As always, Eco is brilliant, clear and factual on all things he has to say. Some of the articles requires understanding of Italian literature or classical literature which I skipped because my lack of knowledge. But those on symbolism, perception of American culture in Italy, and particularly 'How I write?' and the 'The power of falsehood' were superb. The last two are actually pretty necessary to understand Eco's novels and the ideas from which they germinated.
Jean Tessier
Feb 11, 2012 rated it it was amazing  ·  review of another edition
Shelves: leisure
The book is a collection of essays written by Umberto Eco for various conferences.

On Some Functions of Literature (2000)

Literature keeps language alive. It creates a shared body of stories and characters. Different authors each given them their own spin, but their core is part of the collective consciousness.

A Reading of the Paradiso (2000)

Paradiso is about light, which was an important concept to medieval readers and thinkers. Cathedrals are all about different kinds of light. We don't pay
Oct 22, 2017 marked it as to-read  ·  review of another edition
Shelves: incomplete
Quote I hated: "the wretches who roam around aimlessly in gangs and kill people by throwing stones from a highway bridge or setting fire to a child—whoever these people are—turn out this way ... because they are excluded from the universe of literature and from those places where, through education and discussion, they might be reached by a glimmer from the world of values that stems from and sends us back again to books."
Oct 14, 2008 rated it really liked it  ·  review of another edition
Shelves: out-on-loan
"On Literature" opened my eyes to the horizons of literary criticism. (Caveat: I knew nothing about lit-crit then, and still know next to nothing about it now.)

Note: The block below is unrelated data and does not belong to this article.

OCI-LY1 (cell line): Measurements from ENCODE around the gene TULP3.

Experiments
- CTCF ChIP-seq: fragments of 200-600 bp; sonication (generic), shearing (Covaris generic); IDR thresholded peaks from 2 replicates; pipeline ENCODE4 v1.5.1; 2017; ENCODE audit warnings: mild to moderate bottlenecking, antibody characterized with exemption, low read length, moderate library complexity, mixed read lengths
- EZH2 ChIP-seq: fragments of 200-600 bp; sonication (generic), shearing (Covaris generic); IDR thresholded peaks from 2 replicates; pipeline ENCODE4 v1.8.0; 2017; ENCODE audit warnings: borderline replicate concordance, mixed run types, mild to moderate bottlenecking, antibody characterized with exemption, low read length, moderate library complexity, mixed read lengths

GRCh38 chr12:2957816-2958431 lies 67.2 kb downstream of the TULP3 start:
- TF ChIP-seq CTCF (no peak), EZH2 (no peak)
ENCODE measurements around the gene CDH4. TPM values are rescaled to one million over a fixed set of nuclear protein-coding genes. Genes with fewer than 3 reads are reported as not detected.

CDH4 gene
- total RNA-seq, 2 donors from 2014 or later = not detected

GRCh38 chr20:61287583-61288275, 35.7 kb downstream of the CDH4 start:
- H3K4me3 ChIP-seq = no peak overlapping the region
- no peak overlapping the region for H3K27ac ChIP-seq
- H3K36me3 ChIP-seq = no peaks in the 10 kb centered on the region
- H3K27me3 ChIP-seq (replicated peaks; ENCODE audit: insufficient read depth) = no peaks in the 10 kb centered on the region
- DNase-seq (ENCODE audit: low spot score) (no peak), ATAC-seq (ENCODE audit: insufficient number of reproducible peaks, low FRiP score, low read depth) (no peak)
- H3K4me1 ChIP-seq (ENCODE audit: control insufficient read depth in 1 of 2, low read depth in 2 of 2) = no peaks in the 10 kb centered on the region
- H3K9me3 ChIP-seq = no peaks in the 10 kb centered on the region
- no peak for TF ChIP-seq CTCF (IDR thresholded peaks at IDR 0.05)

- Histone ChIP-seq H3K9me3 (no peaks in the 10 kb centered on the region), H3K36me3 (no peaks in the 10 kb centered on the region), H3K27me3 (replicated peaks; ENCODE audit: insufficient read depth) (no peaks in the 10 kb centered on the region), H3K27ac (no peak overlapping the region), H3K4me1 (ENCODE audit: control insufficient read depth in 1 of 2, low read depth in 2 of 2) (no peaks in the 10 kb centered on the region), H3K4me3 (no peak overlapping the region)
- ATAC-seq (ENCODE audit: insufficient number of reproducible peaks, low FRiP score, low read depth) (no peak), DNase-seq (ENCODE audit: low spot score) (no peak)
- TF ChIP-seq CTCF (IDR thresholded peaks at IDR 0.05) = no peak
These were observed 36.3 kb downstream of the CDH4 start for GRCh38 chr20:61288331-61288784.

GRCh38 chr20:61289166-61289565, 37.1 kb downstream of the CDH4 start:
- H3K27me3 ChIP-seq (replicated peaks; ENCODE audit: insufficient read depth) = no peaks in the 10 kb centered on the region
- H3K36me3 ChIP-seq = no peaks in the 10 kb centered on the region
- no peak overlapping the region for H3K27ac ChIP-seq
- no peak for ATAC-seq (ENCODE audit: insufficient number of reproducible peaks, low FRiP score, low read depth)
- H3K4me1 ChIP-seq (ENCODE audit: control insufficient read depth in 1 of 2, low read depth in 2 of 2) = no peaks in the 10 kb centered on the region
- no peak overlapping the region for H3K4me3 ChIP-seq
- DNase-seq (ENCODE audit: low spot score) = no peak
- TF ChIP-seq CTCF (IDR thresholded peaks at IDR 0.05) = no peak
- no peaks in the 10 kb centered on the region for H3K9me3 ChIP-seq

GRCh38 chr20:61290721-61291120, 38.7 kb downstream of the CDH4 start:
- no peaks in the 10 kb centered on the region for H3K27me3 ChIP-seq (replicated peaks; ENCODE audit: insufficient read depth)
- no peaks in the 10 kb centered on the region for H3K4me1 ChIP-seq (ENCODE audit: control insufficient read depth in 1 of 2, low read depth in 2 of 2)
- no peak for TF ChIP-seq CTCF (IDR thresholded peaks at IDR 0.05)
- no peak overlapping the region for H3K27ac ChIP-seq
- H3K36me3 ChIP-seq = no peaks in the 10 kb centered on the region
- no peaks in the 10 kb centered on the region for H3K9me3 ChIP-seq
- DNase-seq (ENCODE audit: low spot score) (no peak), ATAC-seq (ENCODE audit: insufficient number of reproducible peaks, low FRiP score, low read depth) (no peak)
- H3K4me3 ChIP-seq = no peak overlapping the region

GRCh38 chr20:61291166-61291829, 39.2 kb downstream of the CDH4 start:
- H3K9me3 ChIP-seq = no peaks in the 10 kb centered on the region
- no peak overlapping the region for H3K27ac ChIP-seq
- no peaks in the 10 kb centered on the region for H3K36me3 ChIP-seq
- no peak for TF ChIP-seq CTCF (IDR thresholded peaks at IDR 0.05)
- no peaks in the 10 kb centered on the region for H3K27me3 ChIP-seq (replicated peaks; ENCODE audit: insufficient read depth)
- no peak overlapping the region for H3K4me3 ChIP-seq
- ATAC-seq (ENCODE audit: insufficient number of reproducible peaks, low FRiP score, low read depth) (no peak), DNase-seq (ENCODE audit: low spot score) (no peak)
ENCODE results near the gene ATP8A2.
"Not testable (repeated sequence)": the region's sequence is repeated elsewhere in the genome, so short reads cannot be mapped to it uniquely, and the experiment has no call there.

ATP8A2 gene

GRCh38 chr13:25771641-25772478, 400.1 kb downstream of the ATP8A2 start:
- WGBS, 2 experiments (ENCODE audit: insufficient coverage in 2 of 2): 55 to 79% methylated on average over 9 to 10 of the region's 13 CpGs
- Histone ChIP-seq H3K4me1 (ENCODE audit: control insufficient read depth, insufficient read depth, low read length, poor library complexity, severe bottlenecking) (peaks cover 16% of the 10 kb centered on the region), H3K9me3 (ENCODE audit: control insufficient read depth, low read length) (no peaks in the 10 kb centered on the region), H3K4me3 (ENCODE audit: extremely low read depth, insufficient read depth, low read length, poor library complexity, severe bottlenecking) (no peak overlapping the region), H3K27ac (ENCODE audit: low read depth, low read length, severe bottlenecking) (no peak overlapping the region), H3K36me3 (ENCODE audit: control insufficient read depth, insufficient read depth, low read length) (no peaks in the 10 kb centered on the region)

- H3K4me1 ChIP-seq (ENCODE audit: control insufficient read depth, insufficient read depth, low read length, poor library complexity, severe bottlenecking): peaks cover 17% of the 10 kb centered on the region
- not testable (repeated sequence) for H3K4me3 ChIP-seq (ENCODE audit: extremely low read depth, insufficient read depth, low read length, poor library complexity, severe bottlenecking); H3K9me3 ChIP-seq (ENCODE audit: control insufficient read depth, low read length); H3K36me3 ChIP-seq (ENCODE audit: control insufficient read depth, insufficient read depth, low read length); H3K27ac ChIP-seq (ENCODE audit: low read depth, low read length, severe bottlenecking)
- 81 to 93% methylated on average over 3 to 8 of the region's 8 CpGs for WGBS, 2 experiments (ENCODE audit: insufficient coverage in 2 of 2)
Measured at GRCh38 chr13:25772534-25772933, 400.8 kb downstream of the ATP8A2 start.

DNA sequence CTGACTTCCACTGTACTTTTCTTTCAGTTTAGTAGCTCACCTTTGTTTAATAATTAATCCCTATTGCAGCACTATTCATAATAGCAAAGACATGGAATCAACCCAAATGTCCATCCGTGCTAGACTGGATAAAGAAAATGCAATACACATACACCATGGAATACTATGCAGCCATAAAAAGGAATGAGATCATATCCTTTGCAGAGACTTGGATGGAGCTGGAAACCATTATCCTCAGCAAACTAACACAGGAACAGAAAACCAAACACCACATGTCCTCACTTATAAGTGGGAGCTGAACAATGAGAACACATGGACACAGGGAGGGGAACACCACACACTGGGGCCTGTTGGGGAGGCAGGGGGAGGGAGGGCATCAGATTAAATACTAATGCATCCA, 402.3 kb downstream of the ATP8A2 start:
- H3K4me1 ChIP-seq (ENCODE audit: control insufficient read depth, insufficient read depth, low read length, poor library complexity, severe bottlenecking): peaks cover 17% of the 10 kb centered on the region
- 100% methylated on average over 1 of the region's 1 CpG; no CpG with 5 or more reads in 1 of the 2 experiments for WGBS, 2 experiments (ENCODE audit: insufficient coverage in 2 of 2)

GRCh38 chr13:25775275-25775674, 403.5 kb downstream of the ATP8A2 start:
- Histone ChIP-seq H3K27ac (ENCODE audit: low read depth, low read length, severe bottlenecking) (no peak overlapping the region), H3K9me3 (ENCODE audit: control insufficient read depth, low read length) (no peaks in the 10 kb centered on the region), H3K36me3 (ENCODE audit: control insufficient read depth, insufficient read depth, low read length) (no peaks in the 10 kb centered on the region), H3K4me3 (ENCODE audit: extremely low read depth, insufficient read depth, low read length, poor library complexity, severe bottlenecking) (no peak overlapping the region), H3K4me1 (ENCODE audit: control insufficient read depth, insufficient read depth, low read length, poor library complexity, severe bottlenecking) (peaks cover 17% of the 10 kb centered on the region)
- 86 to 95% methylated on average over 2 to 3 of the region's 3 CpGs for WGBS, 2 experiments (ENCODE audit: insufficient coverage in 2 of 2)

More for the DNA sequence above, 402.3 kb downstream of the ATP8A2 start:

Eco combines several essays - each focused on one book (most of which I still haven't read) and on a particularly striking aspect of this book.

Reading "On Literature", you are led into the dark and imposing forest of literature and suddenly realize that it's not as tangled and incomprehensible as you imagined.

One of the essays explores th
Feb 27, 2011 rated it liked it  ·  review of another edition
Shelves: read-2011
A mixed bag; ceremonial talks at awards ceremonies probably aren't where a scholar produces his best work. He's at his dullest talking about the authors he admires, like Joyce or Borges (and outright useless talking about ones he doesn't, like Oscar Wilde), and at his best talking about things like the persistent influence of Aristotle's Poetics in modern ideas about narrative, or the rhetorical structures in The Communist Manifesto. I just like the fact that he's one of those rare figures (his ...more
Jan 14, 2013 rated it it was amazing  ·  review of another edition
loved this. always love books about books. he mentions maybe around 75 books here the majority i hadnt read or heard of but had read a good dozen that hes spoken about so it was interesting hearing his perspectives on them. the chapter where he talks about the name of the rose is really interesting and how he writes and how he prepares for sometimes 2 years researching, and drawing and taking pictures and notes was incredible. its inspired me to do the same with my book. very scientific approach ...more
William Schram
Jul 31, 2015 rated it really liked it  ·  review of another edition
Very interesting. Umberto Eco is a very well-read man. I enjoyed reading this because of his multiple references to his own works and other works. Eco especially likes The Divine Comedy and mentions it every chance he gets. He also talks about James Joyce and Jorge Luis Borges a lot, which explains his influences and other things.

I would read this again.
Venereal Bede
Apr 30, 2020 rated it it was amazing  ·  review of another edition